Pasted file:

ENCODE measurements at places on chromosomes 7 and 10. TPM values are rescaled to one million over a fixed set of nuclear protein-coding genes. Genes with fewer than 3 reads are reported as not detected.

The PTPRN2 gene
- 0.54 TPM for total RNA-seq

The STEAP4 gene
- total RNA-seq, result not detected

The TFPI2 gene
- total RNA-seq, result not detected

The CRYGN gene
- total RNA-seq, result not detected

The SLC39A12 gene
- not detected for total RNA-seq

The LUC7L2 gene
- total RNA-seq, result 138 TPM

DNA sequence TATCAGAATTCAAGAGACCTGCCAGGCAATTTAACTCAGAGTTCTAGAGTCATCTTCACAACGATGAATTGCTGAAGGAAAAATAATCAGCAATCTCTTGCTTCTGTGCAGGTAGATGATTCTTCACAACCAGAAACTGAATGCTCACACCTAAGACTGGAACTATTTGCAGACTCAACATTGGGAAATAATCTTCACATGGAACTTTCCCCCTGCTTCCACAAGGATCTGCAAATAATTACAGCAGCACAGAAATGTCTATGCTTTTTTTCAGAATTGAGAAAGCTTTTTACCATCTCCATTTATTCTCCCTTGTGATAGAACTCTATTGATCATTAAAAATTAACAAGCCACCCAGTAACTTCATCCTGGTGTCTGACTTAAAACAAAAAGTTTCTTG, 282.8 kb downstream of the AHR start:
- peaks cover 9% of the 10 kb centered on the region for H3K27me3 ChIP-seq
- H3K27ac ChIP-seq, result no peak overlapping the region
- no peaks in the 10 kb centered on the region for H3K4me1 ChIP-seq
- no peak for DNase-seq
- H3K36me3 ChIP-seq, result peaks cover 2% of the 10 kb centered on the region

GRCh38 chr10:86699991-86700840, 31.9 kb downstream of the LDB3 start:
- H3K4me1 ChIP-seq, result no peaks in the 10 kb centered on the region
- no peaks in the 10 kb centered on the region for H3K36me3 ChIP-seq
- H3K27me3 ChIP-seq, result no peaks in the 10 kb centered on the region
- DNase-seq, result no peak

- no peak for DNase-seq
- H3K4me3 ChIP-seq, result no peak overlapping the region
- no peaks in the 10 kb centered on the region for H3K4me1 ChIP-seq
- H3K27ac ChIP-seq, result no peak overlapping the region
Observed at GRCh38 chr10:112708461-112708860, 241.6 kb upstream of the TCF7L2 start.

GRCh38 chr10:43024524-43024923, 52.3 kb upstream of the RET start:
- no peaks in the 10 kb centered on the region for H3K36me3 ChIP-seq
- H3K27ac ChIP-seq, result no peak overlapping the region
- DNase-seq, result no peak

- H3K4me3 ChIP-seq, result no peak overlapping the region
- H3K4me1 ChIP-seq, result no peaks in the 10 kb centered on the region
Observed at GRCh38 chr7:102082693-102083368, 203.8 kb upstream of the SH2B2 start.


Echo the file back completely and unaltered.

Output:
ENCODE measurements at places on chromosomes 7 and 10. TPM values are rescaled to one million over a fixed set of nuclear protein-coding genes. Genes with fewer than 3 reads are reported as not detected.

The PTPRN2 gene
- 0.54 TPM for total RNA-seq

The STEAP4 gene
- total RNA-seq, result not detected

The TFPI2 gene
- total RNA-seq, result not detected

The CRYGN gene
- total RNA-seq, result not detected

The SLC39A12 gene
- not detected for total RNA-seq

The LUC7L2 gene
- total RNA-seq, result 138 TPM

DNA sequence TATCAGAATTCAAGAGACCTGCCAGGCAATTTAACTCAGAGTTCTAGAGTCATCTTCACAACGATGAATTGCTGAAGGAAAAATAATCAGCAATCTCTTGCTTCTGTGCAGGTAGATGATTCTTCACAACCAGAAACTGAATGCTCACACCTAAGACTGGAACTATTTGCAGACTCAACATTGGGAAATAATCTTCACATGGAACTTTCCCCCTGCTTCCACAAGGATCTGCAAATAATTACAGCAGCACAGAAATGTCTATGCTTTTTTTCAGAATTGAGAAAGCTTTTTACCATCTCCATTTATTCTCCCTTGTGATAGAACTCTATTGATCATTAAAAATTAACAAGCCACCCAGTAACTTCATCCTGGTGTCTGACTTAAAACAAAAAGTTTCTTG, 282.8 kb downstream of the AHR start:
- peaks cover 9% of the 10 kb centered on the region for H3K27me3 ChIP-seq
- H3K27ac ChIP-seq, result no peak overlapping the region
- no peaks in the 10 kb centered on the region for H3K4me1 ChIP-seq
- no peak for DNase-seq
- H3K36me3 ChIP-seq, result peaks cover 2% of the 10 kb centered on the region

GRCh38 chr10:86699991-86700840, 31.9 kb downstream of the LDB3 start:
- H3K4me1 ChIP-seq, result no peaks in the 10 kb centered on the region
- no peaks in the 10 kb centered on the region for H3K36me3 ChIP-seq
- H3K27me3 ChIP-seq, result no peaks in the 10 kb centered on the region
- DNase-seq, result no peak

- no peak for DNase-seq
- H3K4me3 ChIP-seq, result no peak overlapping the region
- no peaks in the 10 kb centered on the region for H3K4me1 ChIP-seq
- H3K27ac ChIP-seq, result no peak overlapping the region
Observed at GRCh38 chr10:112708461-112708860, 241.6 kb upstream of the TCF7L2 start.

GRCh38 chr10:43024524-43024923, 52.3 kb upstream of the RET start:
- no peaks in the 10 kb centered on the region for H3K36me3 ChIP-seq
- H3K27ac ChIP-seq, result no peak overlapping the region
- DNase-seq, result no peak

- H3K4me3 ChIP-seq, result no peak overlapping the region
- H3K4me1 ChIP-seq, result no peaks in the 10 kb centered on the region
Observed at GRCh38 chr7:102082693-102083368, 203.8 kb upstream of the SH2B2 start.